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Is Sex as a Biological Variable Still Being Ignored in Preclinical Aging Research?

Authors
  • Carmody, Colleen1
  • Duesing, Charlotte G1
  • Kane, Alice E1
  • Mitchell, Sarah J2
  • 1 Department of Genetics, Blavatnik Institute, Paul F. Glenn Center for Biology of Aging Research at Harvard Medical School, Boston, Massachusetts, USA.
  • 2 Department of Health Sciences and Technology, Swiss Federal Institute of Technology ETH Zürich, Zürich, Switzerland. , (Switzerland)
Type
Published Article
Journal
The Journals of Gerontology Series A
Publisher
Oxford University Press
Publication Date
Nov 21, 2022
Volume
77
Issue
11
Pages
2177–2180
Identifiers
DOI: 10.1093/gerona/glac042
PMID: 35172335
Source
Medline
Keywords
Language
English
License
Unknown

Abstract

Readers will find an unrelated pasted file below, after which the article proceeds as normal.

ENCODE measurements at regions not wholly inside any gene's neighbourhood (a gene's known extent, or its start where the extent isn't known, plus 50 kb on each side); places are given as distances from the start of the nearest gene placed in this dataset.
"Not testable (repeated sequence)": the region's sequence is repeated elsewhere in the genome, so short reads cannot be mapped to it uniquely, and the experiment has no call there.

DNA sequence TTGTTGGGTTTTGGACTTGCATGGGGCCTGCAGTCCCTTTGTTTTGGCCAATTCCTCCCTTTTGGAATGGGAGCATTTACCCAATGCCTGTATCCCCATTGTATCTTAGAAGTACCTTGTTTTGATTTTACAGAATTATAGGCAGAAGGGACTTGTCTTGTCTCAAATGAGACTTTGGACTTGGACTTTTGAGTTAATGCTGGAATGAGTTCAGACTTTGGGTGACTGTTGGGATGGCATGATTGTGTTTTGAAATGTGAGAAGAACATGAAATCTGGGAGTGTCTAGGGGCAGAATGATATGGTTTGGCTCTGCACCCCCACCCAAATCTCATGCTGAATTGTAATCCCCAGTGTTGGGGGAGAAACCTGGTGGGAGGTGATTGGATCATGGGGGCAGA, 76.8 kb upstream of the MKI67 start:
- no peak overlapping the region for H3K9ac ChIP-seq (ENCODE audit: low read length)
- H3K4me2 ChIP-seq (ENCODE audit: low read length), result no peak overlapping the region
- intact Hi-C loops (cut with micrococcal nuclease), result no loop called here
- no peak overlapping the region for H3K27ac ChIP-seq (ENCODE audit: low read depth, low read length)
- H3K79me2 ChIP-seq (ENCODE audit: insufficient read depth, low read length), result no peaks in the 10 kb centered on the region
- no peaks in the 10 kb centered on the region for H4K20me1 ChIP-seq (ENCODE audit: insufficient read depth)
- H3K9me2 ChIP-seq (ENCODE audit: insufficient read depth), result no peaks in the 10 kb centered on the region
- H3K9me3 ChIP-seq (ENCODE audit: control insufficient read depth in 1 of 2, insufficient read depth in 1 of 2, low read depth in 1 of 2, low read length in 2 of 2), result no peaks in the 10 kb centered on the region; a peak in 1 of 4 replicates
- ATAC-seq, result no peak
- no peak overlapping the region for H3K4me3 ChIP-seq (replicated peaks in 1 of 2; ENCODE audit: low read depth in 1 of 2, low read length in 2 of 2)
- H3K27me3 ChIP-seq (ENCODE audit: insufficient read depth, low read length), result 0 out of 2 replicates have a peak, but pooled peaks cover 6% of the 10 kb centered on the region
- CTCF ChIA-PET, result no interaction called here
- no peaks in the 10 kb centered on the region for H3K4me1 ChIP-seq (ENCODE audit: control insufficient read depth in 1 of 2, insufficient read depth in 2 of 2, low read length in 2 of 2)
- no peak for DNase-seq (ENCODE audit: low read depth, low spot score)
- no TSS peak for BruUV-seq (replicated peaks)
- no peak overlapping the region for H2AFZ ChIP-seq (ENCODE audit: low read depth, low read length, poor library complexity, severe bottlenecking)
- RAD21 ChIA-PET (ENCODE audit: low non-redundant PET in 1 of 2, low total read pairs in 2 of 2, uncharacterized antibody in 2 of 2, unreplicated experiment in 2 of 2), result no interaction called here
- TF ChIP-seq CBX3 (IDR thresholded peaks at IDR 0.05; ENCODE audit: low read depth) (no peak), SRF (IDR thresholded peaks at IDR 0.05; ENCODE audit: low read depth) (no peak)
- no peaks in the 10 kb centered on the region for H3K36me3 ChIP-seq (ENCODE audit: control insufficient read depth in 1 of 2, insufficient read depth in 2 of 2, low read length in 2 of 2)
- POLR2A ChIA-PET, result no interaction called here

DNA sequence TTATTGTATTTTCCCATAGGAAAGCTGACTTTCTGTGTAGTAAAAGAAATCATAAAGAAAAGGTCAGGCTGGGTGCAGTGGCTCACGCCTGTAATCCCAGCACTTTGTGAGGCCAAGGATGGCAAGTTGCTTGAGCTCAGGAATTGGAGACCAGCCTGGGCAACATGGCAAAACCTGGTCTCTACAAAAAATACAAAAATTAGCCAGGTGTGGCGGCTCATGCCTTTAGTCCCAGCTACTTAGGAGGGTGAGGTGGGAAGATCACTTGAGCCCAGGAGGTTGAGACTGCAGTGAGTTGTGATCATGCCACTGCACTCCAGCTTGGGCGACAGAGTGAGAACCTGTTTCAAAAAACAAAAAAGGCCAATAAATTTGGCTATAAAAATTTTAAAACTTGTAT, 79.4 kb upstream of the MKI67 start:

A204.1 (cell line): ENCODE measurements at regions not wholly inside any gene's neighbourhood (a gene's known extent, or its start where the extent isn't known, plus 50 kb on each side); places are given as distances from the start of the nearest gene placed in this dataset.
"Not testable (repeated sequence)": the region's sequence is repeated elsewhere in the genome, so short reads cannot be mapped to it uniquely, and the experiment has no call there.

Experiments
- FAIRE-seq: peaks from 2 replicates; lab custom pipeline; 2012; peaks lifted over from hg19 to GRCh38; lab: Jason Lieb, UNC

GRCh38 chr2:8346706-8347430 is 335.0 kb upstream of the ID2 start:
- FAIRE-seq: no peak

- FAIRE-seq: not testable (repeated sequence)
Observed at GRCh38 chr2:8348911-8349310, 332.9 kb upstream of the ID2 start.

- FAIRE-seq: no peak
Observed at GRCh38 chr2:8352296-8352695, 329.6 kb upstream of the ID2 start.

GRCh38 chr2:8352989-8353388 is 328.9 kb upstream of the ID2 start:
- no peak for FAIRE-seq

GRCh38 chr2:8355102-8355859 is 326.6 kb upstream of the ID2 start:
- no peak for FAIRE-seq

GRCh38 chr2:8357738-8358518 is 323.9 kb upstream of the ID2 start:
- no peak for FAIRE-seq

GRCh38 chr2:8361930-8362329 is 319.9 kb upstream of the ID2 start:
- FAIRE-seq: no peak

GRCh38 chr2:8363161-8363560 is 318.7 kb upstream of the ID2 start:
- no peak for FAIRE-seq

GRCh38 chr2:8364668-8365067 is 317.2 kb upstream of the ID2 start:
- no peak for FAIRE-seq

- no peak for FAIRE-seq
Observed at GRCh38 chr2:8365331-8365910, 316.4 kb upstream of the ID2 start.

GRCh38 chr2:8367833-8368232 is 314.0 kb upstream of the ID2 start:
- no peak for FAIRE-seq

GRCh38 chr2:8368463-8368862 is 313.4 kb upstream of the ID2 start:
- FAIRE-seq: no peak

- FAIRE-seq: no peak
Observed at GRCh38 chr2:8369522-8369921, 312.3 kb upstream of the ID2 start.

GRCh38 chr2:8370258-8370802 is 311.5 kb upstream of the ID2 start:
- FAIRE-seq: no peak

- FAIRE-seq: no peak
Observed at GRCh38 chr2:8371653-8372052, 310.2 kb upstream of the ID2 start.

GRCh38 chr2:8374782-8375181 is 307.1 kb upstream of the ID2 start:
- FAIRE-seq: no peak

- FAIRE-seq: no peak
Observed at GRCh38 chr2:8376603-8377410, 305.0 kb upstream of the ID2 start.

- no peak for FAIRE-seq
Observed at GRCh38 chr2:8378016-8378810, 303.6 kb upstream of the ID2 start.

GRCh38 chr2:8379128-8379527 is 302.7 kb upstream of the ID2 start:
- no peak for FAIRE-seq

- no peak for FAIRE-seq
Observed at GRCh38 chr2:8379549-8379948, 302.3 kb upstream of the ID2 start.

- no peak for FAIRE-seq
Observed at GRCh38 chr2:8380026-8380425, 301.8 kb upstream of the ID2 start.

Five years ago, the National Institute of Health (NIH) introduced a mandate to revolutionize the way sex as a biological variable (SABV) is considered in NIH-funded preclinical research. Given the known effects of sex on aging physiology, pathology, treatment response, and the effectiveness of interventions it is particularly important that SABV be considered in basic biology of aging research. Five years after this mandate, a significant amount of published work funded by the National Institute on Aging (NIA) is still not including mice of both sexes and/or not considering sex differences or comparisons in preclinical studies. Here we review a cross-section of recently published NIA-funded research to determine adherence to this mandate. We discuss the state of the preclinical aging field in terms of SABV and suggest strategies for improving adherence to the NIH mandate. It is imperative that we consider SABV and include males and females in all aspects of aging biology research to improve health outcomes for all. © The Author(s) 2022. Published by Oxford University Press on behalf of The Gerontological Society of America. All rights reserved. For permissions, please e-mail: [email protected]

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